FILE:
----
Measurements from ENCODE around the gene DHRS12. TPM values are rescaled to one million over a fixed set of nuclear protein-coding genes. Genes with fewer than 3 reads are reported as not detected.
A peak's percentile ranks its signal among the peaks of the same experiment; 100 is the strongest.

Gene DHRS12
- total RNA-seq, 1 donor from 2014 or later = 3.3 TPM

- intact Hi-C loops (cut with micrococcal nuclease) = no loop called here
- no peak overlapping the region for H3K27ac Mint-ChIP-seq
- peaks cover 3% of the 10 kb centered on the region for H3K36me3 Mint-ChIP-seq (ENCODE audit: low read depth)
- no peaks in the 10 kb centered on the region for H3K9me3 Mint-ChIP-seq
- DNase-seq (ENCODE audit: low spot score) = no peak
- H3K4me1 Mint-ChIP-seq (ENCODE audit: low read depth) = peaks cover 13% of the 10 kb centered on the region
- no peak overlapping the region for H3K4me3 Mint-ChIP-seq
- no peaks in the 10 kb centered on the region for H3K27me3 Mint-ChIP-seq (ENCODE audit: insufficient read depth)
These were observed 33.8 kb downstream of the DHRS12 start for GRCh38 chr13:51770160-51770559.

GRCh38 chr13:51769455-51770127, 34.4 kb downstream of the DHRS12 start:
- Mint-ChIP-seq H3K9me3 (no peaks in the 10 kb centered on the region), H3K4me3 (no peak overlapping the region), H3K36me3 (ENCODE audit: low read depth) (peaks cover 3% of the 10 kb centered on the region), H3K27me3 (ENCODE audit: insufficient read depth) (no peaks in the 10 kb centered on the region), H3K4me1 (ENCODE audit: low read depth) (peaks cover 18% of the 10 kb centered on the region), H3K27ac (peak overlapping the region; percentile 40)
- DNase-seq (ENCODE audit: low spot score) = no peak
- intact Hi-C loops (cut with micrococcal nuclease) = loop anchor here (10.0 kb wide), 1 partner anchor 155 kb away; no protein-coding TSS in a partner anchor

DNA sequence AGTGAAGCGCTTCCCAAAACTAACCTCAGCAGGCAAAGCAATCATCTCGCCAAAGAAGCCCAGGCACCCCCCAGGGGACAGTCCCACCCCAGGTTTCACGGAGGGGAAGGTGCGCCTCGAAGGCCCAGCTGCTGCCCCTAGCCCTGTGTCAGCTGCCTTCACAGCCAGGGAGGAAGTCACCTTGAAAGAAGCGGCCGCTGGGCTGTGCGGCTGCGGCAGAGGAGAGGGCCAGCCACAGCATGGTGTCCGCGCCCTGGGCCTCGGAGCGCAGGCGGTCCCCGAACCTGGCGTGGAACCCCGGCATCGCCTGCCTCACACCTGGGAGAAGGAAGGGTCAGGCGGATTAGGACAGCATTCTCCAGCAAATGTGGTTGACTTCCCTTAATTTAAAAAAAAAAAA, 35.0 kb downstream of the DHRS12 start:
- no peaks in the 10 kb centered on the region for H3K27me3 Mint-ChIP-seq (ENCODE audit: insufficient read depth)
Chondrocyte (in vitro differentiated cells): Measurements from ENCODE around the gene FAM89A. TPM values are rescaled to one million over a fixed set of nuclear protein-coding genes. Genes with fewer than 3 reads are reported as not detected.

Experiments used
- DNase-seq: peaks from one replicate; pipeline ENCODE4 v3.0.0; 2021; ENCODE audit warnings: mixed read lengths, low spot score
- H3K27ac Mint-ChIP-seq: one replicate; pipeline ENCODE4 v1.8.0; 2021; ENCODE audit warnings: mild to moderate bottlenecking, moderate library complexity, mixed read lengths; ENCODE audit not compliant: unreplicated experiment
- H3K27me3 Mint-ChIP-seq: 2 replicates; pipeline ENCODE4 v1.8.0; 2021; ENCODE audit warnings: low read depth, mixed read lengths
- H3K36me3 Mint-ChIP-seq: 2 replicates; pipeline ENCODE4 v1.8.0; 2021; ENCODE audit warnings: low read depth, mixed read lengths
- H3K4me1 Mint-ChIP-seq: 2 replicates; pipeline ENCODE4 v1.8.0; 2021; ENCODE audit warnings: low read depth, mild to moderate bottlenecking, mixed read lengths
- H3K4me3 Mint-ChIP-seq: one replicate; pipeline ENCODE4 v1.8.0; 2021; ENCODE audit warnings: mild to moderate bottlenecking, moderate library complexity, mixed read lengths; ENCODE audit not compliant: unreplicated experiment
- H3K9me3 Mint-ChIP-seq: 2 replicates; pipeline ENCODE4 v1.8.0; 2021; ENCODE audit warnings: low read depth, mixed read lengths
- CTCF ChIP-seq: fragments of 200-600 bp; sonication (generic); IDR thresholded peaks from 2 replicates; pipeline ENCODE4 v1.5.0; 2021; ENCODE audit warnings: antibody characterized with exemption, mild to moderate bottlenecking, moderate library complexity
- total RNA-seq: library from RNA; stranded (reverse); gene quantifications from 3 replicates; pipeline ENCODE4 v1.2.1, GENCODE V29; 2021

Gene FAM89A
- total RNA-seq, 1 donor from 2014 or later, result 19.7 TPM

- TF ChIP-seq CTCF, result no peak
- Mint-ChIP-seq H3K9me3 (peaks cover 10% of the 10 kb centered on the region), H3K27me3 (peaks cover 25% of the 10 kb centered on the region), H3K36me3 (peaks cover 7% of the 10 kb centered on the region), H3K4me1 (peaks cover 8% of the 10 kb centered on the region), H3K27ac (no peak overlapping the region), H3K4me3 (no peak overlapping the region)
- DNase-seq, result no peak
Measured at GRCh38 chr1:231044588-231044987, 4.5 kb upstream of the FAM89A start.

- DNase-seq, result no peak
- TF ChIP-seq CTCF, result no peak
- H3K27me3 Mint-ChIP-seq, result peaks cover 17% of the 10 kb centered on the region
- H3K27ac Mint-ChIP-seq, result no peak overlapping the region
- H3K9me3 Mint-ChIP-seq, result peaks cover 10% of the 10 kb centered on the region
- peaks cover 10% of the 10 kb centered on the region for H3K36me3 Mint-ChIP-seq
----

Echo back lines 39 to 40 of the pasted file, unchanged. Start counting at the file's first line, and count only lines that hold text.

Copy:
- H3K27me3 Mint-ChIP-seq, result peaks cover 17% of the 10 kb centered on the region
- H3K27ac Mint-ChIP-seq, result no peak overlapping the region